Smart Duck, our mateless Muscovy duck, has been sitting on her large nest of unfertilized eggs for the past two months. She is mateless and named Smart Duck because she is our only Muscovy to not be killed by predators. She makes her nest in the far back corner of the barn which is the perfect spot. There she is protected from the predators by the hulking ram beast, Paris, who nightly beds down nearby. Like I said, she's a smart duck. The hulking ram beast, Paris, also lazes in the barn during the day, off and on, and protects her from me. Though I should have removed her eggs from the nest ages ago, I have been avoiding a confrontation with him. The last time I tussled with him in that far, dead end corner of the barn, I honestly considered the possibility of him actually killing me. He had caught me unaware -sage advice for dealing with rams is to never turn your back on one- and knocked me to the ground where he repeatedly rammed me. He has really nice wool so I keep him, despite our rocky relationship -and I never turn my back on him.
This morning, while the flock was off in the orchard I remembered Smart Duck's nest. A relatively simple chore: remove the sitting duck, remove the eggs diligently kept at body temperature for the past two months without breaking them (a crucial step), and watch for the hulking ram beast returning to try and kill me. I'll start by saying, I didn't break any eggs and Paris didn't return to the barn while I was there. Smart Duck did valiantly try and keep me from taking her eggs (I always feel a bit bad doing this) but I simply picked her up to keep her off the nest while I took her eggs.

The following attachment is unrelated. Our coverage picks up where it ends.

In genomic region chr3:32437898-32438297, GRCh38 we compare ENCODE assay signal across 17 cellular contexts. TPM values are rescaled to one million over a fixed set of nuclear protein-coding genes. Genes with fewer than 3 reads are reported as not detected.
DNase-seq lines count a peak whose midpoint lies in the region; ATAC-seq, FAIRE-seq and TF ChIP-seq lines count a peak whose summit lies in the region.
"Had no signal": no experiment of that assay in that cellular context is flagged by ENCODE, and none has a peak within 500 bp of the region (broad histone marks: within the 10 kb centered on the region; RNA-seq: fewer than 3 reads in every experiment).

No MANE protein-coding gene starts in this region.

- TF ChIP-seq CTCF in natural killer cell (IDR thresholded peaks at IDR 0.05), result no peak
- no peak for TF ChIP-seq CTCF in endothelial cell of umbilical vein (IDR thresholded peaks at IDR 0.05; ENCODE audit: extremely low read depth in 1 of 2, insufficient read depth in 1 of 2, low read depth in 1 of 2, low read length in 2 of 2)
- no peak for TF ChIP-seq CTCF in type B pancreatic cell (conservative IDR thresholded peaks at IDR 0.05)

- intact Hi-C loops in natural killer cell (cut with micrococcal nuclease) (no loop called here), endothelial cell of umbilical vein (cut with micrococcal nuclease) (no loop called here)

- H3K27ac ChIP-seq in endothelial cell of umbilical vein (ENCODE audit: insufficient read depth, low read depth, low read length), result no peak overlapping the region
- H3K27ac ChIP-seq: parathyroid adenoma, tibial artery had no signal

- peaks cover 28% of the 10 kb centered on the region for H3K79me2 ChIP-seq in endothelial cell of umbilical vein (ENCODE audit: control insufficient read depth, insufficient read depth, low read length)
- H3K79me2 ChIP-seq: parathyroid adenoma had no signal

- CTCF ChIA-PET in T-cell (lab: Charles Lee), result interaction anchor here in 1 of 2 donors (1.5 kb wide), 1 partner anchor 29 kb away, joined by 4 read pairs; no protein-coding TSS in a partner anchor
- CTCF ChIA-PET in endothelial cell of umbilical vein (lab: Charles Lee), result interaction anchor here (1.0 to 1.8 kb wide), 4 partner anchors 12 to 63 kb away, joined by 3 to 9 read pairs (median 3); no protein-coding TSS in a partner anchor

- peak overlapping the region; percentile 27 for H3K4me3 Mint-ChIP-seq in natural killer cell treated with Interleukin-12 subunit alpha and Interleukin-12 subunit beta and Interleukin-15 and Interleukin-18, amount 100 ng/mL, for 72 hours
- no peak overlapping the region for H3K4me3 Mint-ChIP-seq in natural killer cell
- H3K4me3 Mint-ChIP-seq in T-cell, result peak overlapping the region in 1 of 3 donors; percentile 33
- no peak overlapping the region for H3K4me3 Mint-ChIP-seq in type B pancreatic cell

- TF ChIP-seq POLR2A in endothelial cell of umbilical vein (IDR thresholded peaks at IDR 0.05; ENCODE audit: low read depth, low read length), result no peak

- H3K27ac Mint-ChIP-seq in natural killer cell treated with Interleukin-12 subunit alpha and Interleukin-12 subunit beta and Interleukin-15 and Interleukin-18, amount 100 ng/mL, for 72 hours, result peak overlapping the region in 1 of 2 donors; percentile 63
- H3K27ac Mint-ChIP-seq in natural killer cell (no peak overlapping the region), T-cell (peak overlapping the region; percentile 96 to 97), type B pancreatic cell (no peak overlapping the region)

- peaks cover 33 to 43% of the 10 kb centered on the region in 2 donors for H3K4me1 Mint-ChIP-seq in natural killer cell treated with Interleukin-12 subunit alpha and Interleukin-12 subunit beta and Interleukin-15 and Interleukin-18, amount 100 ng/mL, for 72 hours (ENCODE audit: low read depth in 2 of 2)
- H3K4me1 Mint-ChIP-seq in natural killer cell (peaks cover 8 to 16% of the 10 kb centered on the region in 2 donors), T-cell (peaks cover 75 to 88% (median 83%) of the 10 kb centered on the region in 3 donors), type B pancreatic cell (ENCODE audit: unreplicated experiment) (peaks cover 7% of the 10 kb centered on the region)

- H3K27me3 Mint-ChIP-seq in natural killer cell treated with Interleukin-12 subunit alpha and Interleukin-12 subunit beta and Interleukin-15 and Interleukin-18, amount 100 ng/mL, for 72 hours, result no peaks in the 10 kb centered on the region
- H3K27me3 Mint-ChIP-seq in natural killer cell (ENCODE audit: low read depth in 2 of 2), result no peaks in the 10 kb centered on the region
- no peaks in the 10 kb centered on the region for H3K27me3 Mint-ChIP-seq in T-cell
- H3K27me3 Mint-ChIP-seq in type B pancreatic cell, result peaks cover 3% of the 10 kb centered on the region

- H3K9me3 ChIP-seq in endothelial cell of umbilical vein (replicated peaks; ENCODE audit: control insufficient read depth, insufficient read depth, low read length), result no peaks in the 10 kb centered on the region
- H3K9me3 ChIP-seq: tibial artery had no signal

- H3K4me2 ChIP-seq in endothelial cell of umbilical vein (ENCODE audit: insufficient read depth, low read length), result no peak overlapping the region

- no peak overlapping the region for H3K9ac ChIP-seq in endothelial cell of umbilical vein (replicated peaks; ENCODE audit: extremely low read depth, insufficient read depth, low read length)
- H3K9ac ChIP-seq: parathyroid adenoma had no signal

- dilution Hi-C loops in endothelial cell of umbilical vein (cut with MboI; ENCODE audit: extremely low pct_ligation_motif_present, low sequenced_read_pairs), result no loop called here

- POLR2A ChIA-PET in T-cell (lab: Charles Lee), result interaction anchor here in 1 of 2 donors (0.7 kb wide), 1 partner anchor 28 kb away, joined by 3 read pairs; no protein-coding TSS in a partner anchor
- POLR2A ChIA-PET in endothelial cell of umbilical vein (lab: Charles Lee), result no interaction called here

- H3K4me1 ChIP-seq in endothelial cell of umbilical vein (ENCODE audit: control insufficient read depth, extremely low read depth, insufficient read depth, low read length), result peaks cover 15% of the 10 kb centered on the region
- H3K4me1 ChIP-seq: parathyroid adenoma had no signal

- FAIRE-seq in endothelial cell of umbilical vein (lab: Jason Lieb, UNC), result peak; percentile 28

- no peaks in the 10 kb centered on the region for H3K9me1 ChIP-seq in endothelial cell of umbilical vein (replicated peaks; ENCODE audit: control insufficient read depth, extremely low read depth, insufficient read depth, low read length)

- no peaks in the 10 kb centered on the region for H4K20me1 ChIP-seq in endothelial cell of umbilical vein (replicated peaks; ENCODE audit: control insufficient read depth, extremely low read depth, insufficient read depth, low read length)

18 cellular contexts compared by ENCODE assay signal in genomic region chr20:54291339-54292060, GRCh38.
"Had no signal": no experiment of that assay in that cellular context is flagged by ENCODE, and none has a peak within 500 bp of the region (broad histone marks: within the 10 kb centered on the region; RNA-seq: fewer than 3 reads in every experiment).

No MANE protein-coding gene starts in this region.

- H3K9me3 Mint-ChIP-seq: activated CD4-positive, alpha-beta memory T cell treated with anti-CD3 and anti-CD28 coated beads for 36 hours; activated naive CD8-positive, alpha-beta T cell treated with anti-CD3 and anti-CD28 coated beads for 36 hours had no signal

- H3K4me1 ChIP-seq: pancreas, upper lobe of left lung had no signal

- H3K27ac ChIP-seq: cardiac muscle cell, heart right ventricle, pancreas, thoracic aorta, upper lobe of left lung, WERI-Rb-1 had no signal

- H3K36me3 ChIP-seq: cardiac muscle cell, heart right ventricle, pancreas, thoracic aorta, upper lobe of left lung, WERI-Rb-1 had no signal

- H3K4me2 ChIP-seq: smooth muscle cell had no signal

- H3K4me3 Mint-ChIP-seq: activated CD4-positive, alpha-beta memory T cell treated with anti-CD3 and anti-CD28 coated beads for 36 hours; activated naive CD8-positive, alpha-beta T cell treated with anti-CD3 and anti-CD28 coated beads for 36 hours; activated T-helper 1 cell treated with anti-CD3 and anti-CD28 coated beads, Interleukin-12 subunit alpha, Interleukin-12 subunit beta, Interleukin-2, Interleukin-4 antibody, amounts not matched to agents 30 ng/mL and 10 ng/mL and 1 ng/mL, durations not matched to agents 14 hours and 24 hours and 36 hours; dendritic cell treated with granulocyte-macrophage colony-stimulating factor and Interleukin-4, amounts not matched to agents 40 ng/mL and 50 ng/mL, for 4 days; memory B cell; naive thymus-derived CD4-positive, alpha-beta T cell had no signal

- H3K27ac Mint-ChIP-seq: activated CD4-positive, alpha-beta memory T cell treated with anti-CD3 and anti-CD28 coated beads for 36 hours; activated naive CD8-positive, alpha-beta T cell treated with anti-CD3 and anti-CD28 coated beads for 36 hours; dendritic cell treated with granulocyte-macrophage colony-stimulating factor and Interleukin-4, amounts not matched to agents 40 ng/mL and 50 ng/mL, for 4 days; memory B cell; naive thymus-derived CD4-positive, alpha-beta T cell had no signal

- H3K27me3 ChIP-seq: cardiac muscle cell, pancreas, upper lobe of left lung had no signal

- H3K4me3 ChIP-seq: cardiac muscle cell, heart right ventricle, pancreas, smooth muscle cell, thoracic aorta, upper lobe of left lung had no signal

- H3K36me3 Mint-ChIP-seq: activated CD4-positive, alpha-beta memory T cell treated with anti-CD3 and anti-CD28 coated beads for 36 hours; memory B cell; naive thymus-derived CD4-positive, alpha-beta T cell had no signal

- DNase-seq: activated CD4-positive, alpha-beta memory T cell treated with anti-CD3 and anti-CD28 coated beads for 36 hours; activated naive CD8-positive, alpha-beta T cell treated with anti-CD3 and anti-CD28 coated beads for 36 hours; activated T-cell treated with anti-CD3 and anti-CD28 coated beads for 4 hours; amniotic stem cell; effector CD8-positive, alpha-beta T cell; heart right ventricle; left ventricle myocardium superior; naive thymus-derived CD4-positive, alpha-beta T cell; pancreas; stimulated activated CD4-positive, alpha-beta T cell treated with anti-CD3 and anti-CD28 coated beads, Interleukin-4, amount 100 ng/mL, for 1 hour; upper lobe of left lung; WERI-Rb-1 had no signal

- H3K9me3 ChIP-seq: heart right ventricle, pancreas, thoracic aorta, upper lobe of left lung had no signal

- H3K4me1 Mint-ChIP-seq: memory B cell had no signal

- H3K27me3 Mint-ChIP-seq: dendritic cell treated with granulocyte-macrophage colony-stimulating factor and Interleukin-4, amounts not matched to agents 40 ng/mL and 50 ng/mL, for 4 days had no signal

A duck sits on her nest for a LOOONNNNNGGGG time while incubating eggs and only gets off briefly twice a day to eat and drink. When they do get off their nest, they let loose with these really impressive duck sharts -the equivalent of projectile duck diarrhea- and I was the full body recipient of one from Smart Duck this morning. Eww. I grew up on a farm (king of the manure pile was a favorite game), worked at a livestock auction while in high school (LOTS of cow diarrhea), had a family day care business (The Poop Book was a favorite) and my own three kids (all successfully potty trained), and we now live here with our farm animals. When my friend Sylvia brought her day care for a farm visit last spring, I had to agree with the little ones, "Yup, there's sure a lot of poop on a farm!" With all my experience you would think I would know to beware of sitting ducks.